Healthcare workers include a variety of occupations that play different roles. Workers in charge of direct patient's care, such as physicians and nurses, who have their own competencies and roles, and nurse aides and orderlies, who carry out support roles in healthcare, following a clear traditional hierarchy between occupations.4 Also, workers from services such as cleaning, maintenance, and security without direct patient's care, who maintain the domestic side of life in these institutions.5 Due to asymmetric power dynamics in the healthcare organizations, non-directly healthcare workers are usually invisible at the institution level (and at social and scientific levels too), entailing precarious working conditions and a deterioration of psychological well-being.5,6 In addition, almost all hospitals tend to outsource such kind of services, in an economic logic of cost contention, which could aggravate the precariousness of these workers.7

Non-pharmacological preventive interventions, both at the community and hospital level, have been the most effective ways, specially before vaccination, to prevent SARS-CoV-2 transmission and to reduce the risk of infection among healthcare workers in healthcare institutions. Also, they buffered the pandemic negative mental health effects.8 Non-pharmacological preventive interventions in healthcare settings include universal testing to early identification and isolation of individuals with suspected disease,9 availability of appropriate PPE, changes in working conditions to reduce human to human contact at the workplace, and environmental disinfection, among others.10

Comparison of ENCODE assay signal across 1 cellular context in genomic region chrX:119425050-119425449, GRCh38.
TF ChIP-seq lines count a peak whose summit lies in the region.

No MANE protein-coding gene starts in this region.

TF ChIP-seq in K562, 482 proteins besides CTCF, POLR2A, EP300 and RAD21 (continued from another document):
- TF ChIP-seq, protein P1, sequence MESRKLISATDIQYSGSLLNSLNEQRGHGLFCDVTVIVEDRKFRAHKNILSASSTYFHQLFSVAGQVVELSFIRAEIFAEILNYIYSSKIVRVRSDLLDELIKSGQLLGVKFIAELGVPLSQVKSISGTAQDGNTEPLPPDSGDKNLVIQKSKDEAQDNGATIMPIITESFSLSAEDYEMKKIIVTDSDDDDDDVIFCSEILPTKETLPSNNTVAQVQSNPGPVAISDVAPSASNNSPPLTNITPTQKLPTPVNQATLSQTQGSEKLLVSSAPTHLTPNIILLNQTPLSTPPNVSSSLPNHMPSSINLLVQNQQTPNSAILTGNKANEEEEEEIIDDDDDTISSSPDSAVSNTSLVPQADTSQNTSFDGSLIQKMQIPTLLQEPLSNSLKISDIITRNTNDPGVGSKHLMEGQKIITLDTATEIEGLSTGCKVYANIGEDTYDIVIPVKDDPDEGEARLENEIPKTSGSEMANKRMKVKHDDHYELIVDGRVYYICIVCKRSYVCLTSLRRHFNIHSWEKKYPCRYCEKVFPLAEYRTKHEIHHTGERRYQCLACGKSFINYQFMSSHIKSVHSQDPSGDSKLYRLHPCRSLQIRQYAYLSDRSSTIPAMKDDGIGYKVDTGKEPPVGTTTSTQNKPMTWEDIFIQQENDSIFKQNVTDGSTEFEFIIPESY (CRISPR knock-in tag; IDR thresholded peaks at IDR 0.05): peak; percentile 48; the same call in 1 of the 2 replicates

Healthcare workers’ physical and mental health problems have been thoroughly described,11,12 and although with less extensive research, healthcare workers’ perceptions towards non-pharmacological preventive interventions and fear of infection have been also studied. Reviews point out that healthcare workers fear and concerns were greatest in the early phases of pandemics and exacerbated by inadequate PPE, insufficient resources, and inconsistent information.13,14 Nevertheless, the study of the pandemics’ impact on all occupational categories of workers in healthcare institution is still limited.6,15